A large construction project is underway on the Ponca Tribe of Nebraska's Norfolk campus
One building is being torn down to make way for a new facility that will not only serve the Ponca Tribe, but also the community of Norfolk.
In no time at all a building that was once a dormitory for the Nebraska Christian College was reduced to a pile of rubble.
The Ponca Tribe of Nebraska bought the campus a number of years ago when the Christian College made the move to the Omaha area.
In the spot where the dorms once stood, tribal leaders are planning to build a $3.5 million, 15,000 square foot multi-purpose facility.
Half of it will house the tribe's vehicle fleet and maintenance while the other half will house a training and video conferencing room and tribal offices.
When it's complete it will not only be available for tribal use, but also for other organizations.
Chuck Hooley, Facilities Dir, Ponca Tribe of Nebraska said, "We have also been in discussions with various groups like the American Red Cross, OSHA and FEMA and others to utilize the facility for coming on to our campus and using it for training purposes."
Hooley says since this project is the first of it's kind for the Ponca Tribe, there was a bit of hesitation at first, but has since been met with enthusiasm.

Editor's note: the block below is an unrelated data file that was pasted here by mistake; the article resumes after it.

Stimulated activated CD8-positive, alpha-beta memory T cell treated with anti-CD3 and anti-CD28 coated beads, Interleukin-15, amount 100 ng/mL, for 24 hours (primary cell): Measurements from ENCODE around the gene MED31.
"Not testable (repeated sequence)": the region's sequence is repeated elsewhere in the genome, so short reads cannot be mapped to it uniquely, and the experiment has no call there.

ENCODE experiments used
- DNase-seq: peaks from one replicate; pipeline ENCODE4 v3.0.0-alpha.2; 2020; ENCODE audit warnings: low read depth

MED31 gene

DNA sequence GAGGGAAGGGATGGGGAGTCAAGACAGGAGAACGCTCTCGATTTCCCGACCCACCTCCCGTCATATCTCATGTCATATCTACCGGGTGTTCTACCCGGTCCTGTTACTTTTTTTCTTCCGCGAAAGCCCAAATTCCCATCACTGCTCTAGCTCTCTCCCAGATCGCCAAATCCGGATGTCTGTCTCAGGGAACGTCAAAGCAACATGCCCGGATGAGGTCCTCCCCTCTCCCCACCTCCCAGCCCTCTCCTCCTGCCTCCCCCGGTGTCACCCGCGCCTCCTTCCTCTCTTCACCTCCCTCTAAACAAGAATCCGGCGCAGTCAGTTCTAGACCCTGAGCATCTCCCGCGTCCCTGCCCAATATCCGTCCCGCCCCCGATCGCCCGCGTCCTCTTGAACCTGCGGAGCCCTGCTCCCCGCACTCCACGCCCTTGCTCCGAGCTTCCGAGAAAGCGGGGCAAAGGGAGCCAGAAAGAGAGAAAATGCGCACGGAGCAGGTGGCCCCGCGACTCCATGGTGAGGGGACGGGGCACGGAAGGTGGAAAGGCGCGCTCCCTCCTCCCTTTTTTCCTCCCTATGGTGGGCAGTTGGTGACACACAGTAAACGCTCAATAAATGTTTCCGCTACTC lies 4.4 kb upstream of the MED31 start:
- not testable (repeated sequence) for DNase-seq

"There is a great deal of excitement. Everyone is looking forward to actually putting the shovel in the ground and starting construction," Hooley said.
Tribal officials say the expected completion date is January of 2014.
When it comes to the tribe's vehicle fleet, known as the Ponca Express, there are 12 vehicles.
Some of them are used to transport any area citizen to appointments or errands in Norfolk or anywhere in the area.
Dani Wright, Transportation Manager, Ponca Tribe of Nebraska said, "Any reason you would need, whether it's health, shopping, bill paying, running errands, going to visit somebody."
The fees per trip are very minimal, $2 for in town or $5 for out of town, they'll even go as far as Sioux City or Omaha.
"They are welcoming us with open arms, they are glad that we are wanting to work with them," Wright said.